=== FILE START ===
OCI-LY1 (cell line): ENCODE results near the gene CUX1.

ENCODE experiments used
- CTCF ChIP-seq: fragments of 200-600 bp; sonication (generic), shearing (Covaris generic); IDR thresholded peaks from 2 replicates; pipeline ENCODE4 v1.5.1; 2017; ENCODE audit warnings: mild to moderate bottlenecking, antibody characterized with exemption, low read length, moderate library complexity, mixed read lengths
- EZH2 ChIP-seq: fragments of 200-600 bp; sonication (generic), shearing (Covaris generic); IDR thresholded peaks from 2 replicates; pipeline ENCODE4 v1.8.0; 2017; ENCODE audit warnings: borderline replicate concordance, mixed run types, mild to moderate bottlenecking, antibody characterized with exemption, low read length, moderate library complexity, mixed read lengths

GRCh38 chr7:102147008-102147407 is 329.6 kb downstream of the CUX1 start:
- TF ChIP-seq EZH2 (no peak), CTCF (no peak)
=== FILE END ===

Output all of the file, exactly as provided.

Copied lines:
OCI-LY1 (cell line): ENCODE results near the gene CUX1.

ENCODE experiments used
- CTCF ChIP-seq: fragments of 200-600 bp; sonication (generic), shearing (Covaris generic); IDR thresholded peaks from 2 replicates; pipeline ENCODE4 v1.5.1; 2017; ENCODE audit warnings: mild to moderate bottlenecking, antibody characterized with exemption, low read length, moderate library complexity, mixed read lengths
- EZH2 ChIP-seq: fragments of 200-600 bp; sonication (generic), shearing (Covaris generic); IDR thresholded peaks from 2 replicates; pipeline ENCODE4 v1.8.0; 2017; ENCODE audit warnings: borderline replicate concordance, mixed run types, mild to moderate bottlenecking, antibody characterized with exemption, low read length, moderate library complexity, mixed read lengths

GRCh38 chr7:102147008-102147407 is 329.6 kb downstream of the CUX1 start:
- TF ChIP-seq EZH2 (no peak), CTCF (no peak)